The movie is pretty horrible, but that didn’t stop us from watching it in its entirety. Take one of those Italian Hercules movies starring Steeve Reeves, one of Arnie’s heroes, and mix it with Midnight Cowboy, and there you have it. It has plenty of moments of unintentional hilarity and copious cheesiness, and you get to see young Arnold with a bad haircut delivering lines that make you wonder if his nickname “The Austrian Oak” came from his acting instead of his amazing physique.

Far in the dim past, when myth and history merged into mystery, and the gods of fable and the primitive beliefs of man dwelt on ancient mount Olympus in antique Greece, a legendary hero walked godlike upon the Earth, sometimes…

Hercules is bored on Olympus and wants to go to Earth and “browse around a bit.” Zeus is having none of it. He’s as grumpy as always, and if you thought Lawrence Olivier was chewing the scenery in Clash of the Titans, this guy must have died with scenery lodged in his colon. He gets sick of Herc’s insolence and hurls a lightning bolt, made loving out of silver rebar by some forgotten prop designer, which sends his son tumbling to Earth to teach him a lesson.

Unidentified Flying Olympian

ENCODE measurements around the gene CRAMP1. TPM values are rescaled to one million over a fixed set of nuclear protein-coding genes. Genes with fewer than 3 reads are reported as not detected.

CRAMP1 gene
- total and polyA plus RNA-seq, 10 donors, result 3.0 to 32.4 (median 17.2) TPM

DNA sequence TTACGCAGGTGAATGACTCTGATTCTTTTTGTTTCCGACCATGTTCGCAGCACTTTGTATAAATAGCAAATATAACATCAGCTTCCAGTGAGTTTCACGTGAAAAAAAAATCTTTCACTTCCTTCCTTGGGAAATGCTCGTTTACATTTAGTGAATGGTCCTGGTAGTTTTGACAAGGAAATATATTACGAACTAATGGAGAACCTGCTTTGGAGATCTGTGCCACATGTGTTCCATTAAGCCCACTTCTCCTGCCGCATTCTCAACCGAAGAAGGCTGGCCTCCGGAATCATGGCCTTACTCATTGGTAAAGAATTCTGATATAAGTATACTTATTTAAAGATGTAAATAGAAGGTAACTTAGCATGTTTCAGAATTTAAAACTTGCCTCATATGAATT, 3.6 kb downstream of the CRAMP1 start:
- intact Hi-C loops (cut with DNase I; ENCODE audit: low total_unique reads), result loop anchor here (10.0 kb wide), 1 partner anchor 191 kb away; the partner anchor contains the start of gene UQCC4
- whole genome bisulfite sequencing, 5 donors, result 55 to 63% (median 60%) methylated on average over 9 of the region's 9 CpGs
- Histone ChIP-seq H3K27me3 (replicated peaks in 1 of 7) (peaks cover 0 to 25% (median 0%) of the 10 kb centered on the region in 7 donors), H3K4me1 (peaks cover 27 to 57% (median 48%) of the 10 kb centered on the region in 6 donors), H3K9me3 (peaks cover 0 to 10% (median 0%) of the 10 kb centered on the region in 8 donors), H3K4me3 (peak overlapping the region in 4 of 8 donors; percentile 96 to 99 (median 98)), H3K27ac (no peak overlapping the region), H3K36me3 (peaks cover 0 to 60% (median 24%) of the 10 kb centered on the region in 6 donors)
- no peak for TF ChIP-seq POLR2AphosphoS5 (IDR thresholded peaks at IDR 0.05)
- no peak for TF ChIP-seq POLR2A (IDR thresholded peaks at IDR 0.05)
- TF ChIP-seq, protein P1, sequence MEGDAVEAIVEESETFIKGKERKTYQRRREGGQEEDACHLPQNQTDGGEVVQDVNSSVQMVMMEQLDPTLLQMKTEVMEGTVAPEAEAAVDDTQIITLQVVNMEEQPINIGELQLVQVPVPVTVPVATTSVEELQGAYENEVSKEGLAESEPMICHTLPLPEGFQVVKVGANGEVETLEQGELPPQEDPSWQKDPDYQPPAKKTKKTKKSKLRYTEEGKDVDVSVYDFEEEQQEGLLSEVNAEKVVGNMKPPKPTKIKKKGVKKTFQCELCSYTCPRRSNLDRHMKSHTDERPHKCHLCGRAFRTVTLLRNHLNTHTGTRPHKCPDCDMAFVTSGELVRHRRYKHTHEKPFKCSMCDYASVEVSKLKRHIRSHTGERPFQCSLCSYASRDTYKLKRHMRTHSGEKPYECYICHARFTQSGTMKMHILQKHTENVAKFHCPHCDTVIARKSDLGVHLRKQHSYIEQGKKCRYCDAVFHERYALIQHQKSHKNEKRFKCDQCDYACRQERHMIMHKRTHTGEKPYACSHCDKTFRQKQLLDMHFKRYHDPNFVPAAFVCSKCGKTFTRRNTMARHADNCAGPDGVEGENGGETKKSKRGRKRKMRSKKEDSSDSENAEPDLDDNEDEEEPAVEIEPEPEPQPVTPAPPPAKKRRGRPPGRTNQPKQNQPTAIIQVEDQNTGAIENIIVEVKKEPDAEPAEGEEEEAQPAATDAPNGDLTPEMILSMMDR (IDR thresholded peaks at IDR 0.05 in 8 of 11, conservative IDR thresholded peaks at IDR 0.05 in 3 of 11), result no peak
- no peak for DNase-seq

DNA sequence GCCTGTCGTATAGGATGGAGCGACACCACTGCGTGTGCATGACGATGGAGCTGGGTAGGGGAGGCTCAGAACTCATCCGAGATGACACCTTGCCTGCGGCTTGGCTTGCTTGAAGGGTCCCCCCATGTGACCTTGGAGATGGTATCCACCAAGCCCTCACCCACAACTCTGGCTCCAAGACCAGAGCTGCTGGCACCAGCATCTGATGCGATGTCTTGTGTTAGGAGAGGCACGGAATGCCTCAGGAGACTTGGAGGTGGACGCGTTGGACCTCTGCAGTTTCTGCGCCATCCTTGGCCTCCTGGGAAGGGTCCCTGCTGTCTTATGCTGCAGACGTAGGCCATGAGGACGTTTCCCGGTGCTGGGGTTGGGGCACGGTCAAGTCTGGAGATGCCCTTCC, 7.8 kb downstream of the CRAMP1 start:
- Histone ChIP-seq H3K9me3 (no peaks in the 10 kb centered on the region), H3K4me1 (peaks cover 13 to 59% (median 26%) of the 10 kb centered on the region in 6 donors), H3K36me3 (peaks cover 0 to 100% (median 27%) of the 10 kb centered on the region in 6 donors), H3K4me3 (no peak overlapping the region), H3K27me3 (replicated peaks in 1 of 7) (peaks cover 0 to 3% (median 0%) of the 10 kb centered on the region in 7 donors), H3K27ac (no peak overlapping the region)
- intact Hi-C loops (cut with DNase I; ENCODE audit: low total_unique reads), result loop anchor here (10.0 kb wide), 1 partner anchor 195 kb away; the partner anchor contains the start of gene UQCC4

Two little old ladies see Arnold falling past their Pan Am jetliner and are overcome with the vapors over seeing so much beefcake tucked in a toga. Then he’s picked up by a ship full of sailors, and ends up getting in a shirtless wrestling match with the first mate because he refuses to take orders. I began to wonder who this movie was supposed to cater to… not really. I think the reason Arnie disowns this one is not because it’s terrible, but because it’s a campy beefcake movie.

Pretzie is extra salty.

Wait, it gets better. When he jumps ship, he’s rescued by Catfish from Jabberjaw. I’m not kidding- Arnold Stang, who also voiced Top Cat, plays “Pretzie,” a bespectacled New York nebbish peddling– you guessed it– pretzels by the shipyard. They nab a cab uptown, not before Hercules grabs a forklift and tries to ride it.

“Nice chariot, but where are the horses?”